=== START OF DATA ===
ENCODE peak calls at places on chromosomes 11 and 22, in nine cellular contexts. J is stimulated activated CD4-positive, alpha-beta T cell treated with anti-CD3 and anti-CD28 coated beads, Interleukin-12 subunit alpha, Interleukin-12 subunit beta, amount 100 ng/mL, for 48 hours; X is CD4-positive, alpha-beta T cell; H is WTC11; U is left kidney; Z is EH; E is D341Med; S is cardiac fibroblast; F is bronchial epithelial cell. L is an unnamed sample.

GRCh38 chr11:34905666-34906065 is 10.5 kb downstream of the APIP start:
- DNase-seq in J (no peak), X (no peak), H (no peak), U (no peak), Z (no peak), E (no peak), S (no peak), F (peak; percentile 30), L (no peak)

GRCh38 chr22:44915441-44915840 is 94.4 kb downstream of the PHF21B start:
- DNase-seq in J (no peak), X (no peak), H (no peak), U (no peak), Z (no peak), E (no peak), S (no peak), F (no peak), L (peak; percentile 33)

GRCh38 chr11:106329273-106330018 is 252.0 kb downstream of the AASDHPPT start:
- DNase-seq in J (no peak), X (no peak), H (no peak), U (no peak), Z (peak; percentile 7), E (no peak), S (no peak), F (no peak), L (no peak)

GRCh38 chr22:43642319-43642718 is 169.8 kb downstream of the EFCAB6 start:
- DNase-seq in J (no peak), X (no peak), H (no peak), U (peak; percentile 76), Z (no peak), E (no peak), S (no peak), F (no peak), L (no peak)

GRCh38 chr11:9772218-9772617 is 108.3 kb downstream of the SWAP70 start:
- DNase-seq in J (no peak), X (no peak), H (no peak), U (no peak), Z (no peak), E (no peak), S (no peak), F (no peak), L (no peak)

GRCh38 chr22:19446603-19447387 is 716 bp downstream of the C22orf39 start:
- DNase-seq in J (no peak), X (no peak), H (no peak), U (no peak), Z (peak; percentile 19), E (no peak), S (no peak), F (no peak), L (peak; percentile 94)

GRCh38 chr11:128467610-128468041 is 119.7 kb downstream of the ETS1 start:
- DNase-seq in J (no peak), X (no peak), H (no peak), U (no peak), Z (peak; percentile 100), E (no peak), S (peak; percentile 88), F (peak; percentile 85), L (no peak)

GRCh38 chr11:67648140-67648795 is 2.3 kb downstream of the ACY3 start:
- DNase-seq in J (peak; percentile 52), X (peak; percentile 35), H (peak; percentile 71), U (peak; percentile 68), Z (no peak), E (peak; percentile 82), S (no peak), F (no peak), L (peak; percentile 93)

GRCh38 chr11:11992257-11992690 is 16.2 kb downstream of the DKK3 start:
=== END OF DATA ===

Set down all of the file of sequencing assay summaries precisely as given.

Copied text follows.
ENCODE peak calls at places on chromosomes 11 and 22, in nine cellular contexts. J is stimulated activated CD4-positive, alpha-beta T cell treated with anti-CD3 and anti-CD28 coated beads, Interleukin-12 subunit alpha, Interleukin-12 subunit beta, amount 100 ng/mL, for 48 hours; X is CD4-positive, alpha-beta T cell; H is WTC11; U is left kidney; Z is EH; E is D341Med; S is cardiac fibroblast; F is bronchial epithelial cell. L is an unnamed sample.

GRCh38 chr11:34905666-34906065 is 10.5 kb downstream of the APIP start:
- DNase-seq in J (no peak), X (no peak), H (no peak), U (no peak), Z (no peak), E (no peak), S (no peak), F (peak; percentile 30), L (no peak)

GRCh38 chr22:44915441-44915840 is 94.4 kb downstream of the PHF21B start:
- DNase-seq in J (no peak), X (no peak), H (no peak), U (no peak), Z (no peak), E (no peak), S (no peak), F (no peak), L (peak; percentile 33)

GRCh38 chr11:106329273-106330018 is 252.0 kb downstream of the AASDHPPT start:
- DNase-seq in J (no peak), X (no peak), H (no peak), U (no peak), Z (peak; percentile 7), E (no peak), S (no peak), F (no peak), L (no peak)

GRCh38 chr22:43642319-43642718 is 169.8 kb downstream of the EFCAB6 start:
- DNase-seq in J (no peak), X (no peak), H (no peak), U (peak; percentile 76), Z (no peak), E (no peak), S (no peak), F (no peak), L (no peak)

GRCh38 chr11:9772218-9772617 is 108.3 kb downstream of the SWAP70 start:
- DNase-seq in J (no peak), X (no peak), H (no peak), U (no peak), Z (no peak), E (no peak), S (no peak), F (no peak), L (no peak)

GRCh38 chr22:19446603-19447387 is 716 bp downstream of the C22orf39 start:
- DNase-seq in J (no peak), X (no peak), H (no peak), U (no peak), Z (peak; percentile 19), E (no peak), S (no peak), F (no peak), L (peak; percentile 94)

GRCh38 chr11:128467610-128468041 is 119.7 kb downstream of the ETS1 start:
- DNase-seq in J (no peak), X (no peak), H (no peak), U (no peak), Z (peak; percentile 100), E (no peak), S (peak; percentile 88), F (peak; percentile 85), L (no peak)

GRCh38 chr11:67648140-67648795 is 2.3 kb downstream of the ACY3 start:
- DNase-seq in J (peak; percentile 52), X (peak; percentile 35), H (peak; percentile 71), U (peak; percentile 68), Z (no peak), E (peak; percentile 82), S (no peak), F (no peak), L (peak; percentile 93)

GRCh38 chr11:11992257-11992690 is 16.2 kb downstream of the DKK3 start: